Tore it to pieces. I felt better after that. Sort of purged.
Disgusted of Brixton

Dear Disgusted of Brixton,
I share your loathing of celebrity culture. Its meaningless and the pathetic humans that take part in it. I don't know even who they are most of the time. My interest in TV is focussed solely on wildlife programmes and I usually just sleep through the rest of it. MIndlessness may appeal to humans: but not to me.
I am less sure about this trend for feline memoirs. Is it a step forward that, for the first time in years, cats are becoming celebrities? In one sense I think it is. Putting felines in the forefront of literature must be a good idea. True, we have had Saki's short story about Tobermory, and several Thomas Hardy poems about cats, but the idea of cat personalities has never really made it into the lower forms of popular literature. Till now.
Like you, I feel some of these books are frankly undignified in their appeal to those dumb creatures who are our pets. Yet humans, intellectually limited as they are, really seem to like these stories. I am not sure why but I feel we should encourage our inferior species to study us. And these books usually contain one or two necessary bits of information, the pill below the sugared surface so to speak.
Yours still pondering,

Tuesday, August 25, 2009

Help my human is a paparazzi - she's always papping me.

Dear George
My human is obsessed with this thing she calls a camera; I know I'm very cute, but I only have to roll over or play with something and she gets out this great black thing and clicks away. But it's not just me she clicks at, I've seen so many cat faces on her computer screen that it makes me worried that she is going to get a lot more cats to crowd out the house! (At the moment it's just me and my bigger brother, and we rub along OK, mostly.) I've heard her say that the pictures of cats are for something called a 'website', which belongs to some nice people who try to find homes for poor lonely cats, ( <> ) but I know she gets very interested in some of them, and would like to bring them home. I don't want to share my human with any more cats - I sometimes have to push my brother off the bed when he's taken my place beside her! (It's really easy, I just wash his head hard till he gets fed up and goes away to sleep somewhere else.) Luckily the other human is dead against any more cats, so I think we are safe, at least for now, but it's quite worrying.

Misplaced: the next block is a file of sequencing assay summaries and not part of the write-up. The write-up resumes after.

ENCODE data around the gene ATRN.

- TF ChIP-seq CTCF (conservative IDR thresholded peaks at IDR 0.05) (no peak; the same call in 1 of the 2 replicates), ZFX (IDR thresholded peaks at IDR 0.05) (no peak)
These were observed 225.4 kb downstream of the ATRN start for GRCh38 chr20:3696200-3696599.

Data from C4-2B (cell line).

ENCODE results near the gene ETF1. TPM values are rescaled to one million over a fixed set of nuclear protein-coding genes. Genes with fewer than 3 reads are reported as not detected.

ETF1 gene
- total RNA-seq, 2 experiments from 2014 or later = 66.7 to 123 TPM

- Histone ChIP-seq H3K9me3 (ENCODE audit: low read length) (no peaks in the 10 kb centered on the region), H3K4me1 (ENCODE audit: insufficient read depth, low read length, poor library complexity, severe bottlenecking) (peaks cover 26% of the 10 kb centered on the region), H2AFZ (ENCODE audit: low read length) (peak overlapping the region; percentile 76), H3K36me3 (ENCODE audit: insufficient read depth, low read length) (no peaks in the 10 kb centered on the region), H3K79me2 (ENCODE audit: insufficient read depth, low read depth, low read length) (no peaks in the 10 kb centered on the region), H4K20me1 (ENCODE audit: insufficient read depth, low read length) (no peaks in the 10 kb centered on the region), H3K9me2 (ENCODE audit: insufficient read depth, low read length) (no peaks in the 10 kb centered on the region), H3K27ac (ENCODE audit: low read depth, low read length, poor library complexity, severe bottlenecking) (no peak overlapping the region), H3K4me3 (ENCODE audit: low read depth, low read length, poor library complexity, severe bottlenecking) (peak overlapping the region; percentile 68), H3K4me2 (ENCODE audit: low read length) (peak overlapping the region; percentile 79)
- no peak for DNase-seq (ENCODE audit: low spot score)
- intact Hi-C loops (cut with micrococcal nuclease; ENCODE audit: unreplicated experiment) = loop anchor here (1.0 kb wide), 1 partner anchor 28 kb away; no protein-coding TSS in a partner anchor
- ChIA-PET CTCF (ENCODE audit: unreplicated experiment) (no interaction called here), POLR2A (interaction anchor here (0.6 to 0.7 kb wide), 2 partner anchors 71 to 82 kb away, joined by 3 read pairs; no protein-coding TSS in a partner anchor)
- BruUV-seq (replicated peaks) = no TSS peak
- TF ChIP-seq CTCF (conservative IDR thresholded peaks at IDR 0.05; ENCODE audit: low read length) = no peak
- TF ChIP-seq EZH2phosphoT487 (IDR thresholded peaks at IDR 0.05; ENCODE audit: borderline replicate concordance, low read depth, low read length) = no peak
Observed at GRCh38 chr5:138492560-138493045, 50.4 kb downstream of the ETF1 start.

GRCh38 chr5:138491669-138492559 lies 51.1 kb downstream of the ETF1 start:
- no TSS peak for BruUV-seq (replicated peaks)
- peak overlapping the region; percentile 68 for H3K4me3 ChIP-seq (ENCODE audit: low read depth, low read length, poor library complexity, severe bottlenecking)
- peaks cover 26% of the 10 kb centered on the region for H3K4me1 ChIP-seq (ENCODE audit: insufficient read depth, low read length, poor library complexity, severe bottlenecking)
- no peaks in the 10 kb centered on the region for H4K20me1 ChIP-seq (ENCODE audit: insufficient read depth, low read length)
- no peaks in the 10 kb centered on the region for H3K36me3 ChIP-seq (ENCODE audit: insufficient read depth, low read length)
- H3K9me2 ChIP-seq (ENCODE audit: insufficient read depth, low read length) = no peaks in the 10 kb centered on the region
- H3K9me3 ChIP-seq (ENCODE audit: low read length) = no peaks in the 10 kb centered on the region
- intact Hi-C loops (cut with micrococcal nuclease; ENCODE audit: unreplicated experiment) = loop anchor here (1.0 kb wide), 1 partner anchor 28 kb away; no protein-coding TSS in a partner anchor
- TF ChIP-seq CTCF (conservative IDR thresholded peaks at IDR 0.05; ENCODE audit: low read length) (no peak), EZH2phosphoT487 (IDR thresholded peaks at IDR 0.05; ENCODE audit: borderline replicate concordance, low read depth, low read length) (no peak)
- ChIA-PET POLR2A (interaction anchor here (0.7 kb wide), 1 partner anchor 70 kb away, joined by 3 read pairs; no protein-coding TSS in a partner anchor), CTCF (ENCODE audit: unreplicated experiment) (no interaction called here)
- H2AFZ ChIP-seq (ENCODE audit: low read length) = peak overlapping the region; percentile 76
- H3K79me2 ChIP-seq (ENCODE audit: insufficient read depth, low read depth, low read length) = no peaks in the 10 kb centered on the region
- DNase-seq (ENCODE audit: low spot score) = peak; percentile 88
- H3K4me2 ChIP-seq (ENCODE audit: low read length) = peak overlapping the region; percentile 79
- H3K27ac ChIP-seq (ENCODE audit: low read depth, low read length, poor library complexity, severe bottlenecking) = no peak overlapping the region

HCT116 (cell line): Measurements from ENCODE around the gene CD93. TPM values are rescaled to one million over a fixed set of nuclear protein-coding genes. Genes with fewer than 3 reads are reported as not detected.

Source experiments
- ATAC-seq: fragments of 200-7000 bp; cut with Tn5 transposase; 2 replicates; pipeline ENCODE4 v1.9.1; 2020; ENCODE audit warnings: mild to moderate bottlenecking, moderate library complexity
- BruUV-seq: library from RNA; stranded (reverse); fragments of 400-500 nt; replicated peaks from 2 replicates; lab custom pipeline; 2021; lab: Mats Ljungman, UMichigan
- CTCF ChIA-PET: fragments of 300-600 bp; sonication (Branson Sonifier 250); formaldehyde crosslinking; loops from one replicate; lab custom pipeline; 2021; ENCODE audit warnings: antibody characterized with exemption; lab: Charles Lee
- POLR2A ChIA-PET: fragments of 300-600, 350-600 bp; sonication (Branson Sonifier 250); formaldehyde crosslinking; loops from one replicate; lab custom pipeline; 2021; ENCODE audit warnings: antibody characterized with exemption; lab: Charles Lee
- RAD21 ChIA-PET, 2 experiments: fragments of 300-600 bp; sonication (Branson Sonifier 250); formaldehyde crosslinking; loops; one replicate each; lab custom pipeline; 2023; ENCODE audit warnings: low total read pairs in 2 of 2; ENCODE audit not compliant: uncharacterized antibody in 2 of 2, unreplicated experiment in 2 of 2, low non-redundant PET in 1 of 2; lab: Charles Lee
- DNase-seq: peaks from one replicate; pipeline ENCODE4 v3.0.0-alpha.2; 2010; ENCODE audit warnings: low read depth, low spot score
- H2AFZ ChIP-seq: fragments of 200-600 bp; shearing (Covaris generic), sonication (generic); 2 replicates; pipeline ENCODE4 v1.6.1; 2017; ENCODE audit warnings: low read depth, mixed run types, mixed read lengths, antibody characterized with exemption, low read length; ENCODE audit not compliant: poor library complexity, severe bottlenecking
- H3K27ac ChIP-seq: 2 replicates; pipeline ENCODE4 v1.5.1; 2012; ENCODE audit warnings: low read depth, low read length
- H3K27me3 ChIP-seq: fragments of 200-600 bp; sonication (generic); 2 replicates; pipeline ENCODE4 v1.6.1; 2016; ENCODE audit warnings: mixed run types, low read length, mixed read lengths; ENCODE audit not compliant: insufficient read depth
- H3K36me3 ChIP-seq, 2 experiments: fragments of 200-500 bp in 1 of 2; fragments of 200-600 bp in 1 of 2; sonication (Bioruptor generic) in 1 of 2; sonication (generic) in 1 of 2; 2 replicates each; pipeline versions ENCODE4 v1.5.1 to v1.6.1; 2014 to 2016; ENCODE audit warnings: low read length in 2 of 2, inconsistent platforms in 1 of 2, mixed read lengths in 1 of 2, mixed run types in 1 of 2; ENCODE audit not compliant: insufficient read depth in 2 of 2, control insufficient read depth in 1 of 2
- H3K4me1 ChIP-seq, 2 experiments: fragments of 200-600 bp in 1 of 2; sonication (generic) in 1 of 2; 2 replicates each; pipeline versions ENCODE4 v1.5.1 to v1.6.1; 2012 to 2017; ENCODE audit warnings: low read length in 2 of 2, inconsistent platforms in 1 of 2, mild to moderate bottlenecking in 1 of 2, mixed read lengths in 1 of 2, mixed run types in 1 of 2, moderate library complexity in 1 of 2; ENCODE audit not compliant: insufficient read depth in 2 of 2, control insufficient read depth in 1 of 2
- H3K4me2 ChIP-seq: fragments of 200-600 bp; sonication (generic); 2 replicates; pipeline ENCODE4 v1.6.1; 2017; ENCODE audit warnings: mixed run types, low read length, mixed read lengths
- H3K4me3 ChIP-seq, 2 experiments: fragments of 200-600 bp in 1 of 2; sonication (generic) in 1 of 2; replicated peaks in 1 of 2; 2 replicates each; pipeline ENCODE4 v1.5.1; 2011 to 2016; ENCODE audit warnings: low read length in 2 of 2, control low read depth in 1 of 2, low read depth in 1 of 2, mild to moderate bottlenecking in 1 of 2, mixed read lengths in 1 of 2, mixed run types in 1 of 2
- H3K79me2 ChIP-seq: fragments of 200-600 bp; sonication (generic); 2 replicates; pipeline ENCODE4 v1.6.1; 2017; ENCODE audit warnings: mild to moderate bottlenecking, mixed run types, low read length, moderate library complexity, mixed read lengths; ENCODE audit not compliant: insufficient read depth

Love Pansy

Dear Pansy,

Humans are obsessive by nature. My own is just as bad. She's got completely overcome by the desire to photograph cats, so much so that she puts the brakes on, j
udders to a halt, just to photograph any cat at all. And if she has to continue driving, she literally moans with frustration about the photos she didn't get - the cat on the roof, the cat raiding somebody's goldfish pond and so forth.
Obviously she photographs me - though she says the black makes it a bit difficult. I say not at all. Black is the most beautiful of al
l colours. I am adding a couple of black cats, myself included, just to make the point. I rather like the shaft of sunlight hitting me, as I play with a dead mouse - like one does.